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extensions and startups and memory oh my
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Join Date: Jan 2001
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Jan 29, 2001, 05:31 PM
 
question about extensions.
1. what are they for? my understanding is that they allow the programs you load onto your computer to talk to the mac OS.
2. my startups seems kind of slow, and i seem to have alot of extensions that dont relate to anything i have. i turned them off in the extensions manager but it didnt help my startup. should i just delete the ones i dont need? how can i tell if its something i REALLY need or REALLY dont need? some of them take up alot of memory. if i want to delete them instead of just turning them off, do i need to turn them off in extensions manager first then delete them out of the extensions folder or will that cause bad things to happen or ?
3. any reccomendations for slow startups?

my computer is a blueberry iBook 300mhz, 192 megs ram.

thanks
scott
     
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Jan 29, 2001, 05:44 PM
 
Well, you have asked one of the great questions of all time when it comes to using a Macintosh. And at a forum like this (and like many others), I'm sure you have started what may became a feeding frenzy of those eager to help.

My advice: read/listen/learn from all that is posted.

Also, may I suggest good reading material in the form of the "_____ for Dummies" series. Some of the stuff by David Pogue is very good, and the title of the series (with input from many authors) is in no way derogatory. It is all very well written. Check your local bookstores.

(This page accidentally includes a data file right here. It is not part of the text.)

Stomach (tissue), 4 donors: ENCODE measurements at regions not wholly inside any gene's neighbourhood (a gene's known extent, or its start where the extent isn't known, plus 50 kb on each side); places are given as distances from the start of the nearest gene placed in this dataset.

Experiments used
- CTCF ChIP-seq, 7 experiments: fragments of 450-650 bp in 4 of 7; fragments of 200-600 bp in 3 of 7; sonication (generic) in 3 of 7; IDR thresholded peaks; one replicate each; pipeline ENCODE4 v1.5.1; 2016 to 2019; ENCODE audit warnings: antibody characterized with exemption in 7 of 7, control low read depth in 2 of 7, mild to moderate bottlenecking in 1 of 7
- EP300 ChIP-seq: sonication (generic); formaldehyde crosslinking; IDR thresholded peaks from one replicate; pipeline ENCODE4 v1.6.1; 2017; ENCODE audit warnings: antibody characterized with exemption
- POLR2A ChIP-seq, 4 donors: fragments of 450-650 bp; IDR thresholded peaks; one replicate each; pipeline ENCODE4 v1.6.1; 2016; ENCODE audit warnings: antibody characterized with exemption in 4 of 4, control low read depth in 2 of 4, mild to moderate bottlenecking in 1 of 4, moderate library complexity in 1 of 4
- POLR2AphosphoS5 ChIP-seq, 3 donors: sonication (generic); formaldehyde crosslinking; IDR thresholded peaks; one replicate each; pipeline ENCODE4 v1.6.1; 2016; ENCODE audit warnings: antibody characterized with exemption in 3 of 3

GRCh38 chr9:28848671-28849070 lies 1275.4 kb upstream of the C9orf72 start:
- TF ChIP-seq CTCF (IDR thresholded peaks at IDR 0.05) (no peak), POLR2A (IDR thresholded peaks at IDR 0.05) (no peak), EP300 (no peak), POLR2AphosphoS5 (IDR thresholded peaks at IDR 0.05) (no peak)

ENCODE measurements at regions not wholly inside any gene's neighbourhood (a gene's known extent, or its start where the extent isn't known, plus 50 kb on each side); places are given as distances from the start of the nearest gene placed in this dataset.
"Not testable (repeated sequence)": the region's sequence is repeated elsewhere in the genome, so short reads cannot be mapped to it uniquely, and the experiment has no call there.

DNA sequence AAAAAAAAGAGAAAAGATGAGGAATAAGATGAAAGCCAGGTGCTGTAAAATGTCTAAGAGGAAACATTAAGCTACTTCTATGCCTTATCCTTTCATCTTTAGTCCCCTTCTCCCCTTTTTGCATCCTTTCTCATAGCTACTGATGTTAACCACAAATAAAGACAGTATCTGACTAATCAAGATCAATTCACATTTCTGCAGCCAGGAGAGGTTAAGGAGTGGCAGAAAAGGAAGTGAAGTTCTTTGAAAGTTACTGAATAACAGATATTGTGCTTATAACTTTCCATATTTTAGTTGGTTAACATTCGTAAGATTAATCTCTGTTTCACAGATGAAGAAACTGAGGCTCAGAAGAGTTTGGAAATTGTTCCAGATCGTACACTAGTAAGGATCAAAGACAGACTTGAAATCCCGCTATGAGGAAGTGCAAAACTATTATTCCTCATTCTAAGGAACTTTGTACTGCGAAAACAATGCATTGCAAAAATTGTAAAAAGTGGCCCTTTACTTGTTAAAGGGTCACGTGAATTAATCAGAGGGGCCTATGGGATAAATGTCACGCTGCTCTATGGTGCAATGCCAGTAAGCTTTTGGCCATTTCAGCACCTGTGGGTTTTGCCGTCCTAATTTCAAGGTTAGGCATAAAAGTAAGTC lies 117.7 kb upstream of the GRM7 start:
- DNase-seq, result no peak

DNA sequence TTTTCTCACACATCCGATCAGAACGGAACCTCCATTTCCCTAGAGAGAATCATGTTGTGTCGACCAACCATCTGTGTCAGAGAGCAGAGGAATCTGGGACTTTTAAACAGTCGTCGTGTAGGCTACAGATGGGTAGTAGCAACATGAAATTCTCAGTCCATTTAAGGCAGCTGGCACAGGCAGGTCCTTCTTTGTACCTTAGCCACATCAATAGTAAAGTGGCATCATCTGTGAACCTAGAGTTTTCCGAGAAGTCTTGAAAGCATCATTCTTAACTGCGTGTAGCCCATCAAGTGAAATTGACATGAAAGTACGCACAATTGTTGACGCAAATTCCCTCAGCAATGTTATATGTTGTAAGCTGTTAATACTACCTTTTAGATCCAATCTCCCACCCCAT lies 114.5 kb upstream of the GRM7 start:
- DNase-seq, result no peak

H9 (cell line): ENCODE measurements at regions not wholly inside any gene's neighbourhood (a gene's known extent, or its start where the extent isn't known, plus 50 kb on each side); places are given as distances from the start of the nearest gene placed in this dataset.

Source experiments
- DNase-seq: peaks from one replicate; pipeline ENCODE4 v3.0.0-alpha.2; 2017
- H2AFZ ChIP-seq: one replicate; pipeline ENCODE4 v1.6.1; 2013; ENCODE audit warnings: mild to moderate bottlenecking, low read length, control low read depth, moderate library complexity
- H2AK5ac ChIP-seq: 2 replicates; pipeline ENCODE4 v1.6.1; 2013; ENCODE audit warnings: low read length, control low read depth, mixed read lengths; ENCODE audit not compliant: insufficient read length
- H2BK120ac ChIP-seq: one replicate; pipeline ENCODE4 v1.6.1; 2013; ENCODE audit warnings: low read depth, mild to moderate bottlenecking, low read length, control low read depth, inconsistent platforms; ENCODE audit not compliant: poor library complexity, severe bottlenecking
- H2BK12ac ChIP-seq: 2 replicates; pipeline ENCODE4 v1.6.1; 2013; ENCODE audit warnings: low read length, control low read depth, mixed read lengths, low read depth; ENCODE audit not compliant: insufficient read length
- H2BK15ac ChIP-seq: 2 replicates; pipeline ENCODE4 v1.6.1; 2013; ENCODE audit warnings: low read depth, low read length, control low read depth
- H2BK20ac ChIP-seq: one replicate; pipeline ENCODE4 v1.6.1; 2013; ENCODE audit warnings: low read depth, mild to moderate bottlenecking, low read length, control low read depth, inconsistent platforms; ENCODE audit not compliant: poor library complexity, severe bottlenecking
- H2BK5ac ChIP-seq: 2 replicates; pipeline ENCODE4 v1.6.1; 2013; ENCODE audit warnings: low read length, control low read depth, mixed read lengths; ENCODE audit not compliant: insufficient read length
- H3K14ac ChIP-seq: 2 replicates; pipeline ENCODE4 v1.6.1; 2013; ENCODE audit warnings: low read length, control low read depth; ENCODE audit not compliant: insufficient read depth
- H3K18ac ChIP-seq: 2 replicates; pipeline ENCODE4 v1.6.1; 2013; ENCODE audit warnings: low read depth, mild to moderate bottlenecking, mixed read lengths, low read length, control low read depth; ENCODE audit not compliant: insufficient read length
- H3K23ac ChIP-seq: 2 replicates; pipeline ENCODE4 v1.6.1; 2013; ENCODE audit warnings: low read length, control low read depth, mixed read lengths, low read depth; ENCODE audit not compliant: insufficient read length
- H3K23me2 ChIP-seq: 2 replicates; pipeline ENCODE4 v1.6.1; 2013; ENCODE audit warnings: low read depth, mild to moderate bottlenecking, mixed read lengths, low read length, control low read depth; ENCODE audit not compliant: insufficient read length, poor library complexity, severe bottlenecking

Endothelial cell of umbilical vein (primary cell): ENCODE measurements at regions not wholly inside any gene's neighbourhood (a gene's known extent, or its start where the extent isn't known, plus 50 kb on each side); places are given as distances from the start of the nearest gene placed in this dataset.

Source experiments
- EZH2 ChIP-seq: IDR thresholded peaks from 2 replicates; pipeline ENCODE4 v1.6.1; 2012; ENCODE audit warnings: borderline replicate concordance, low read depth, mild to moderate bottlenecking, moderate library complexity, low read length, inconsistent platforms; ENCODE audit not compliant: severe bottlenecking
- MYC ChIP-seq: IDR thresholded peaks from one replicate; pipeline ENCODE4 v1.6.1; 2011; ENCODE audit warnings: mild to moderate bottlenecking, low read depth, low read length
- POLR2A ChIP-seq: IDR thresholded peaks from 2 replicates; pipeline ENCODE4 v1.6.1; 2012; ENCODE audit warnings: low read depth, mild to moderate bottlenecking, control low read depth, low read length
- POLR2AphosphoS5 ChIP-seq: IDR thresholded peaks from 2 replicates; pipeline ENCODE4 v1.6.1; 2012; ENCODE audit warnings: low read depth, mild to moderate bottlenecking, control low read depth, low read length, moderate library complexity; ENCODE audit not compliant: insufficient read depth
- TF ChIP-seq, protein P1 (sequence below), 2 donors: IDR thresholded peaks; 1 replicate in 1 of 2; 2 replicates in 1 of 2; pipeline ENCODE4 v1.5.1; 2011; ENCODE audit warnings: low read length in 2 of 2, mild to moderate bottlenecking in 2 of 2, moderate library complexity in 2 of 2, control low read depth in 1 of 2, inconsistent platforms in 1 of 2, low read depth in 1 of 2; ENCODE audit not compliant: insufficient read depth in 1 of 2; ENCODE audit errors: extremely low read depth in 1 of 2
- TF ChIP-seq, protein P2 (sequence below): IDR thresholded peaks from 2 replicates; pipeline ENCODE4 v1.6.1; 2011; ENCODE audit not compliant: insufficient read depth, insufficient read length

Finally, look into some good software products, namely the commercial Conflict Catcher and the shareware Extensions Overload. Check at version tracker - great place to start when looking for software titles.

Good Luck.

P.S. - never trash an extension until you are very sure you can live without it, after having disabled it for some months.

------------------
Kill the brain and you kill the ghoul.
Kill the brain and you kill the ghoul.
     
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Jan 29, 2001, 06:13 PM
 
well, the short answer is that extensions add certain functions to the mac OS. the quicktime extensions allow your machine to play quicktime movies and a variety of other media formats, for example... without the extensions, your machine wouldn't be able to play movies of that type.

since you're adding functions to your system, it's no surprise that extensions can make your machine startup slower (ie. when it's loading all those extra bits of code into memory). so, providing you know you don't need a certain extension, disabling it with the extensions manager can make your machine run a little bit faster, although you may not notice any speed increase. the OS will also use less RAM with fewer extensions.

as far as deleting unnecessary extensions goes, i wouldn't do it unless i was running extremely low on hard disk space. deleting an extension is no different from disabling it, in terms of how fast your machine boots and runs or how much memory your OS uses. and if you later find out that you need that extension, bammo, you don't have it on your machine anymore and you're out of luck.

anyway, go with confuser's recommendation and get extensions overload. it will tell you quite a lot about particular extensions.

-r.
     
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Jan 29, 2001, 11:57 PM
 
Extension Overload won't really be useful about what you can disable without making the computer more or less non-functional. It really just gives descriptions of what the extensions do--basically what the extensions themselves can tell you. If you really want to slim down the extension folder, use the OS Base set--and you'll soon find out how limiting that can be. I'd surely not delete any extension or control panel until I'm very very very sure of what I'm doing! The more you read, here and elsewhere, and the more experience you have, the safer you'll be.
And that's true too.--Shakespeare, King Lear